Rhind (5)

Hydrogen technology is currently the best way to decarbonise heavy trucks, according to Tesco transport director Matt Rhind (pictured).

Speaking in a panel debate at last week’s Microlise Transport Conference in Coventry, he said: “I talk to a lot of manufacturers and hydrogen is a thing. At the moment it’s feeling like a more viable option than electrification but let’s see where we are in 10 years’ time.

“We’ve got to gestate what it would mean to the infrastructure to produce green hydrogen because that’s one of the key points here - how is the hydrogen produced? And if it’s not green then we aren’t there environmentally.”

Rhinds said he welcomed new government emissions legislation but that it came with “complications”.

“Sometimes the legislation outstrips the readiness of the infrastructure,” he said. “But all our home delivery vans will be ready by 2028. Getting the grid operators to get behind that and make sure there’s enough infrastrucure to support it is one of the challenges. It’s going to be a collaborative thing. In a competitive landscape that’s really important.”

Fellow panellist Graham Lackey, chief executive of Brit European Group, said hydrogen could be a “stepping stone” in the shift to zero-emission HGVs.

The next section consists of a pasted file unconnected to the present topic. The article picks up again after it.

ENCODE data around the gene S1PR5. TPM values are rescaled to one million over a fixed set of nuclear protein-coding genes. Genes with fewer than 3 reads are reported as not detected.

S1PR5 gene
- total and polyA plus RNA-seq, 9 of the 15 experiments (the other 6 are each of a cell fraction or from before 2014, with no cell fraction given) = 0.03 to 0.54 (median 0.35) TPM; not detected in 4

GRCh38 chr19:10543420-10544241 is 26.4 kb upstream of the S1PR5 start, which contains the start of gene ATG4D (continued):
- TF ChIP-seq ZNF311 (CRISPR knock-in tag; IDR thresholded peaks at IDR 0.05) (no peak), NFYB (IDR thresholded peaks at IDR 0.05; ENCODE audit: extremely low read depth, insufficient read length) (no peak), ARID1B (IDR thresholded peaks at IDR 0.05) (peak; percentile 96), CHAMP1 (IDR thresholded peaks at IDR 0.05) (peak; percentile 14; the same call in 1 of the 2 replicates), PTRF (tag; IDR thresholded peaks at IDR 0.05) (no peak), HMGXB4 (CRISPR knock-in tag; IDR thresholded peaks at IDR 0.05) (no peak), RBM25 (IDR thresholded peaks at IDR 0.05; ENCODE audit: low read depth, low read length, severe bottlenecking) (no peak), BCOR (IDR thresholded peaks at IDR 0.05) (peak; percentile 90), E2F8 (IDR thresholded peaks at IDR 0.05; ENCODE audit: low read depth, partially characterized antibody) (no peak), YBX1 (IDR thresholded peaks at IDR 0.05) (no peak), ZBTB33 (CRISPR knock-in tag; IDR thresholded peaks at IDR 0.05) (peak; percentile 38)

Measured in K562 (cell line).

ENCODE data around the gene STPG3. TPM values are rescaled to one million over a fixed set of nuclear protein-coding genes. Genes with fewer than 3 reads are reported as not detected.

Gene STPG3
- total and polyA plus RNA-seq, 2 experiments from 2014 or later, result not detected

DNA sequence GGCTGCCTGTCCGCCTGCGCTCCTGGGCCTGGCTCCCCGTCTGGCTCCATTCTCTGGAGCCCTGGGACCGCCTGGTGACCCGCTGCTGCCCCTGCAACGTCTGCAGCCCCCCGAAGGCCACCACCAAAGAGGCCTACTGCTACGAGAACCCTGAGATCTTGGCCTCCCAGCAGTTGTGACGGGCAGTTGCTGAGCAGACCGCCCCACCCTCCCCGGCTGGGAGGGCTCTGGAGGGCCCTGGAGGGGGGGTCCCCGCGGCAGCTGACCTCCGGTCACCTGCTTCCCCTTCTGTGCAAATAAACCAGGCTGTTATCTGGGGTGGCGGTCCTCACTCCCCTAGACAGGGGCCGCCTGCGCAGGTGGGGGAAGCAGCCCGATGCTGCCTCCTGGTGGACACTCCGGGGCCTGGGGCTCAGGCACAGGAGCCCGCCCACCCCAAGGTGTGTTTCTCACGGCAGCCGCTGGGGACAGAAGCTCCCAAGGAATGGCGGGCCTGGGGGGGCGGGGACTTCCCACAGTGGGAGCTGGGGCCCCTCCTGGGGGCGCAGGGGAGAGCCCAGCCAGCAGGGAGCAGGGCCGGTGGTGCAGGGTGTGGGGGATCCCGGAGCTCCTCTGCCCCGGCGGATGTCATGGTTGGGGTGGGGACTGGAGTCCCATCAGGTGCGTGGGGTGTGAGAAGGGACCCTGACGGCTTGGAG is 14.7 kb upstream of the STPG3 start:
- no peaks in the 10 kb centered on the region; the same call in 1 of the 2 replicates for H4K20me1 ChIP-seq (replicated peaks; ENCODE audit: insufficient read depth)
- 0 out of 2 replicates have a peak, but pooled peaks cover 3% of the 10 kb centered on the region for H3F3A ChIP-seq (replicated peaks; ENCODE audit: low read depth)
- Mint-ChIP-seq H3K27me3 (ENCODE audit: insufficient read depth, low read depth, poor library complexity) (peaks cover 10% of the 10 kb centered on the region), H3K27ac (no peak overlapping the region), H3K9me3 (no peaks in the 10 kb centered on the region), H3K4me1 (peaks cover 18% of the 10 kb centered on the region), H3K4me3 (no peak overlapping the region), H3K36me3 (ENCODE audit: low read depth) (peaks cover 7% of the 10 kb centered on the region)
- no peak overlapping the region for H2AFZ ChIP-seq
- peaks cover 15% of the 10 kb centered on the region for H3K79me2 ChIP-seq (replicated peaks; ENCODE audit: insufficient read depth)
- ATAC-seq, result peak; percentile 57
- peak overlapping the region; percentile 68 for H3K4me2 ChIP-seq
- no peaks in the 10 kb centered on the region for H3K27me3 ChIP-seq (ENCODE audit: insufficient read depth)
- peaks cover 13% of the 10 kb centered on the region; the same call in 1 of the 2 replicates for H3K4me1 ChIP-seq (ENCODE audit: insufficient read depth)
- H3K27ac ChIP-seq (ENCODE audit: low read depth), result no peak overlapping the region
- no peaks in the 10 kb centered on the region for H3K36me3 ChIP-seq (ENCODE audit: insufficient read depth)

However, he admitted the route to net zero for operators remained unclear: “In terms of the next steps, with the car market the technology is there but you worry about the infrastructure - it’s not really there. With vans the floodgates are just opening. The vehicle technology is there but is the infrastructure going to cope? With the heavier trucks, you might squeeze 12 tonnes on electric, but much more than that and you’re really pushing it for the foreseeable future.

"I don’t think there’s a clear path. You can choose your horse but at the moment I don’t know which one will win.”

Asked what technology was most exciting him, Lackey said: "Machine learning - AI. Taking live environmental data to predict what’s coming next - what the truck is doing, what the traffic and weather is doing, and how it’s going to affect the planned journey. You feed that back into a system that learns it and it becomes part of your route scheduling. So the guys in the office can see what's going to happen next rather than what’s already happened."

Rhinds agreed, insisting the sector's future is "super bright".

"There's so much new technology coming our way," he said. "Look at all the shared data. Look at all the bespoke systems that sit within a tractor, trailer or refrigeration with technology built in that allows you to proactively maintain vehicles so they don’t break down.

"It's all about predictiveness and keeping the driver knowing what's going on to prevent accidents. That’s going to be huge, and technology can achieve that. I'm really excited about what’s round the corner.

Initially, I think we’ll see autonomous vehicles shunting trailers round warehouses and making sure we’re safe. And long term, way down the line, we will see autonomous trucks on the roads and it will be super exciting. This industry has so much to go at."